- •
An ablation analysis reveals that the following contribute to our model’s improved performance: (a) aligning the embedding spaces of different languages, (b) learning a similarity metric which induces a latent space, (c) performing inference in the induced latent space, and (d) formulating the tasks as a classification problem.

- •
We evaluate our multilingual model on an indirect word translation task: translation between a language pair that does not have a bilingual dictionary, but the source and target languages each possess a bilingual dictionary with a third, common pivot language. Our multilingual model outperforms a strong unsupervised baseline as well as methods based on adapting bilingual methods for this indirect translation task.

- •
Lastly, we propose a semi-supervised extension of our approach that further improves performance over the supervised approaches.

The rest of the paper is organized as follows. Section 2 discusses related work. The proposed framework, including problem formulations for bilingual and multilingual mappings, is presented in Section 3. The proposed Riemannian optimization algorithm is described in Section 4. In Section 5, we discuss our experimental setup. Section 6 presents the results of experiments on direct translation with our algorithms and analyzes the results. Section 7 presents experiments on indirect translation using our generalized multilingual algorithm. We discuss a semi-supervised extension to our framework in Section 8. Section 9 concludes the paper.

## 2 Related Work

### Bilingual Embeddings.

Mikolov et al. (2013b) show that a linear transformation from embeddings of one language to another can be learned from a bilingual dictionary and corresponding monolingual embeddings by performing linear least-squares regression. A popular modification to this formulation constrains the transformation matrix to be orthogonal (Xing et al., 2015; Smith et al., 2017b; 2018a). This is known as the *orthogonal Procrustes problem* (Schönemann, 1966). Orthogonality preserves monolingual distances and ensures the transformation is reversible. Lazaridou et al. (2015) and Joulin et al. (2018) optimize alternative loss functions in this framework. Artetxe et al. (2018a) improves on the Procrustes solution and propose a multi-step framework consisting of a series of linear transformations to the data. Faruqui and Dyer (2014) use Canonical Correlation Analysis (CCA) to learn linear projections from the source and target languages to a common space such that correlations between the embeddings projected to this space are maximized. Procrustes solution– based approaches have been shown to perform better than CCA-based approaches (Artetxe et al., 2016, 2018a).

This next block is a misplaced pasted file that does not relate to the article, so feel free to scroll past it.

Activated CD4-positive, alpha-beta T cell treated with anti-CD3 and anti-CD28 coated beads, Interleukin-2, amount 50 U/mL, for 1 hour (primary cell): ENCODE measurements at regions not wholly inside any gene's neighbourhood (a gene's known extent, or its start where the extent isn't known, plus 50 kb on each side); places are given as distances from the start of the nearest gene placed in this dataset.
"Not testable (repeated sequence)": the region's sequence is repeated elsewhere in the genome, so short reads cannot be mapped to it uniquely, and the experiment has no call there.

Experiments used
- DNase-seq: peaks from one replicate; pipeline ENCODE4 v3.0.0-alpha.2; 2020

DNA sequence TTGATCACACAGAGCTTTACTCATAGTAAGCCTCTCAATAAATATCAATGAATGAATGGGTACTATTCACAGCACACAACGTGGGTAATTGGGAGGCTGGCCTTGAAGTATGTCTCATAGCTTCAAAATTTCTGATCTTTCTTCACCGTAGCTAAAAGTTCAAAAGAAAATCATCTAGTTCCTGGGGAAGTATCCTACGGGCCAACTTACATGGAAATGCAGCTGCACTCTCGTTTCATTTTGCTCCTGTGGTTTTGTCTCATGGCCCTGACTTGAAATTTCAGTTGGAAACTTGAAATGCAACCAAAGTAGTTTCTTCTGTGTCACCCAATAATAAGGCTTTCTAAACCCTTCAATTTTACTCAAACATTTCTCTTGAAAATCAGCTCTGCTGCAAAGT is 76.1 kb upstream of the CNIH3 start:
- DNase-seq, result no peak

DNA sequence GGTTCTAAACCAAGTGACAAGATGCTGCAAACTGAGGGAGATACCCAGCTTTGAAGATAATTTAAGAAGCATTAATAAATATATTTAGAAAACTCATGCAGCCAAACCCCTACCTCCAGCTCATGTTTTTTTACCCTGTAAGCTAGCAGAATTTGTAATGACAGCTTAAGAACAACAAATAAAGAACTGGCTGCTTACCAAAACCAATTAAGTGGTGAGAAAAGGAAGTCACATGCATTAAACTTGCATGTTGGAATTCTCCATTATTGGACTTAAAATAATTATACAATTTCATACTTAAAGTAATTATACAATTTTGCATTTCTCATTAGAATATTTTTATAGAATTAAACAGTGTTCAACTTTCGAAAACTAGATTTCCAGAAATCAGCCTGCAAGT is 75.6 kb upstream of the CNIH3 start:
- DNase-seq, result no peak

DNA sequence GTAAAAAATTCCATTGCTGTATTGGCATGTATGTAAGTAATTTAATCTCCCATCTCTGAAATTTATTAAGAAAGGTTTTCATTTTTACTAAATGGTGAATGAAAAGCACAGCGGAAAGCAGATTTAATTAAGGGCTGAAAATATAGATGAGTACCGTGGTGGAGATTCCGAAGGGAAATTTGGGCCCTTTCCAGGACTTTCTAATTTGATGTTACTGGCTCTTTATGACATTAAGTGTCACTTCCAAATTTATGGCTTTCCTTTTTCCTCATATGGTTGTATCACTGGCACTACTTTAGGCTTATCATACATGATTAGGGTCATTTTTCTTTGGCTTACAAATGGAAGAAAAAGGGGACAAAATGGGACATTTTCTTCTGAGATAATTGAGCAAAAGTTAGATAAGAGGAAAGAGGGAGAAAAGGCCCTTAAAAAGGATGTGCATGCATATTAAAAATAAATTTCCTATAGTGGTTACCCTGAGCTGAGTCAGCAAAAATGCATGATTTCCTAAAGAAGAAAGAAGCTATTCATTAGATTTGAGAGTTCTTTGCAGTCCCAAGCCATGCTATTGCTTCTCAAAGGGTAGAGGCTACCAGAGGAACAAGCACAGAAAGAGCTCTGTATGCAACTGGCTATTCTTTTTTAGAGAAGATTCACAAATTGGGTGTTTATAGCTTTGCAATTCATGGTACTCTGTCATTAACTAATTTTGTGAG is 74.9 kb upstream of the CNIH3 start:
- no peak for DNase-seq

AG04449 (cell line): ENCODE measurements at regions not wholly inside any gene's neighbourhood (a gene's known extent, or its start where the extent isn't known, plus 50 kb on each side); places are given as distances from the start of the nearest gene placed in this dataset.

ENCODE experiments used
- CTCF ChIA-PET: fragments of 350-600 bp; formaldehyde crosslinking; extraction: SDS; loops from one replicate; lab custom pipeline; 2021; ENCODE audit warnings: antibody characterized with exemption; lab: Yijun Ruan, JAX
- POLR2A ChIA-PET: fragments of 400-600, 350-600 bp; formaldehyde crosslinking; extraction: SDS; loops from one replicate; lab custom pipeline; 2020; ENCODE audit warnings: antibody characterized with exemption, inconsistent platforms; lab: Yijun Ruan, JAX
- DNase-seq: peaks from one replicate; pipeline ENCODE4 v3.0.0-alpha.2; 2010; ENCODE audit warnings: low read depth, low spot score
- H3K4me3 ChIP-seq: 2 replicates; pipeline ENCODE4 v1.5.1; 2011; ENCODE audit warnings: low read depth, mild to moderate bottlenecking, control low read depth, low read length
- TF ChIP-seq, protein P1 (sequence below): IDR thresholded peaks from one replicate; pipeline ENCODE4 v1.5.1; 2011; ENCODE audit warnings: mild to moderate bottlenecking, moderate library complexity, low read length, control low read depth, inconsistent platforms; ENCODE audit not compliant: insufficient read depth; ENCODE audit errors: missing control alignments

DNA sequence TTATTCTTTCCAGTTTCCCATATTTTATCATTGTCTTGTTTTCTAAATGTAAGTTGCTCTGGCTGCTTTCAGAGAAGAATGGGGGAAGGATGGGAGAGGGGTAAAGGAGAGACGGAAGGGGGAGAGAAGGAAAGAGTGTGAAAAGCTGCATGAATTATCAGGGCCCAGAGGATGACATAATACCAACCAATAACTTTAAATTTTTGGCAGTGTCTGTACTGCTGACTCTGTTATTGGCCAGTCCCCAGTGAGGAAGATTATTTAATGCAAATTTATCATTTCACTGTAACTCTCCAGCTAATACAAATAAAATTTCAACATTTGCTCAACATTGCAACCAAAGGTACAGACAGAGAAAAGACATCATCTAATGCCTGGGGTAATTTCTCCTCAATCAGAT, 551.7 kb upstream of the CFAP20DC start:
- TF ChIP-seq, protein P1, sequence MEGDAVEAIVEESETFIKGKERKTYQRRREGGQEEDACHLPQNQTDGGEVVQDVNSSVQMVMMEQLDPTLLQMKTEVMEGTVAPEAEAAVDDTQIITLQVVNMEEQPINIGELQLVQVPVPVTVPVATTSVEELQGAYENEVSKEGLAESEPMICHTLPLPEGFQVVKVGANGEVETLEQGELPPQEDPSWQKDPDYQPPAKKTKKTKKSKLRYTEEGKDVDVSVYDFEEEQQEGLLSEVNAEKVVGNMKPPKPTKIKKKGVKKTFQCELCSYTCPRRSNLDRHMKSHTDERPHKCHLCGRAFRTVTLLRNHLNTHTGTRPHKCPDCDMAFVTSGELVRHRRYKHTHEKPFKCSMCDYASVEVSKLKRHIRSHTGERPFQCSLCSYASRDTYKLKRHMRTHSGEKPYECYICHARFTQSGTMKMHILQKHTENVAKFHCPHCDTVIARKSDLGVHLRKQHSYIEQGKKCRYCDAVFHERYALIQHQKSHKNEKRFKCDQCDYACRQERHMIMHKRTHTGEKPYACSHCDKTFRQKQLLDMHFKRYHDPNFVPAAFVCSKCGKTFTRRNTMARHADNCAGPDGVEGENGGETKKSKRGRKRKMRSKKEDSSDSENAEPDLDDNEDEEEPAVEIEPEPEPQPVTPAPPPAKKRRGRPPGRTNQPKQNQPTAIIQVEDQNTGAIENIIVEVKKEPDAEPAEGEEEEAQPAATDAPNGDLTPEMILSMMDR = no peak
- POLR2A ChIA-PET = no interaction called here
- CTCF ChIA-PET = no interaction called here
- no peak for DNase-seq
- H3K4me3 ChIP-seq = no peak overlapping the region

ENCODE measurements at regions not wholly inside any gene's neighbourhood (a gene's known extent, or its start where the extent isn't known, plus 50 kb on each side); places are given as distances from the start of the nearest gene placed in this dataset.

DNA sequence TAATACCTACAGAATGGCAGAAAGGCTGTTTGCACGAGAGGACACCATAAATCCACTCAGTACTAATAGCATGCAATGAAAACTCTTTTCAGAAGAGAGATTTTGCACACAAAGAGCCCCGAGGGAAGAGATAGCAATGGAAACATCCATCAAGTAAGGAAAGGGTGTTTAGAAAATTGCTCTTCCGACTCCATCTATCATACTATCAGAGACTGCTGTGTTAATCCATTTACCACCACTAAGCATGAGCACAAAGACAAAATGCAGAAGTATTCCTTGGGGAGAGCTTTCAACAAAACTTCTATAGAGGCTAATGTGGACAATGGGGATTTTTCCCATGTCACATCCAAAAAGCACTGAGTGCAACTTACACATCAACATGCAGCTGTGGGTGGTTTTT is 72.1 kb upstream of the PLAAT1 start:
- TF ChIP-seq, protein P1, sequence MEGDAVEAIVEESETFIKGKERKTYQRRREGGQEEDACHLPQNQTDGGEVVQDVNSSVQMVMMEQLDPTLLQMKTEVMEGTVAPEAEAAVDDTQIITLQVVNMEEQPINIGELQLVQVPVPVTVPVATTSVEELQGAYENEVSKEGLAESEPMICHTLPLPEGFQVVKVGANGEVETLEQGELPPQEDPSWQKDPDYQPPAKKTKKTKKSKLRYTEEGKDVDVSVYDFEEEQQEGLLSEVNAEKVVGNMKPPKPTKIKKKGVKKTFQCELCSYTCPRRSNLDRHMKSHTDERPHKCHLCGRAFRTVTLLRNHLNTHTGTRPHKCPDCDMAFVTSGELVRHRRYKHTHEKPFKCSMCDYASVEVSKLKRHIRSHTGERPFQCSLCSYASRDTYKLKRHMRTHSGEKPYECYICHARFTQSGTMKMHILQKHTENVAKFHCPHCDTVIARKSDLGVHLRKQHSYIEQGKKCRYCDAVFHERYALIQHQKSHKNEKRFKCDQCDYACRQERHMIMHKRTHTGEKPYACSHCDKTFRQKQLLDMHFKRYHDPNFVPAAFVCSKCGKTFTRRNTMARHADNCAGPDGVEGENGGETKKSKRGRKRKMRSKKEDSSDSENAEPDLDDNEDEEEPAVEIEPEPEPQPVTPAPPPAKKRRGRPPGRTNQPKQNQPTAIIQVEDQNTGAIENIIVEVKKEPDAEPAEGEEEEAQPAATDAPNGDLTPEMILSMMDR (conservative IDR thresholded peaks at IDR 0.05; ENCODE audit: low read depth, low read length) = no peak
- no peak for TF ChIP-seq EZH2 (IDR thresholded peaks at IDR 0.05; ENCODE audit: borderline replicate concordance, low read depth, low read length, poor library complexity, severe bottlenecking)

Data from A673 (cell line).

We view the problem of mapping the source and target languages word embeddings as (a) aligning the two language spaces and (b) learning a similarity metric in this (learned) common space. We accomplish this by learning suitable language-specific orthogonal transformations (for alignment) and a symmetric positive-definite matrix (as Mahalanobis metric). The similarity metric is useful in addressing the limitations of mapping to a common latent space under orthogonality constraints, an issue discussed by Doval et al. (2018). Whereas Doval et al. (2018) learn a second correction transformation by assuming the average of the projected source and target embeddings as the true latent representation, we make no such assumption and learn the similarity metric from the data. Kementchedjhieva et al. (2018), recently, employed the generalized Procrustes analysis (GPA) method (Gower, 1975) for the bilingual mapping problem. GPA maps both the source and target language embeddings to a latent space, which is constructed by averaging over the two language spaces.

Unsupervised methods have shown promising results, matching supervised methods in many studies. Artetxe et al. (2017) proposed a bootstrapping method for bilingual lexicon induction problem by using a small-seed bilingual dictionary. Subsequently, Artetxe et al. (2018b) and Hoshen and Wolf (2018) have proposed initialization methods that eliminate the need for a seed dictionary. Zhang et al. (2017b) and Grave et al. (2018) proposed aligning the source and target language word embeddings by optimizing the Wasserstein distance. Unsupervised methods based on adversarial training objectives have also been proposed (Barone, 2016; Zhang et al., 2017a; Conneau et al., 2018; Chen and Cardie, 2018). A recent work by Søgaard et al. (2018) discusses cases in which unsupervised bilingual lexicon induction does not lead to good performance.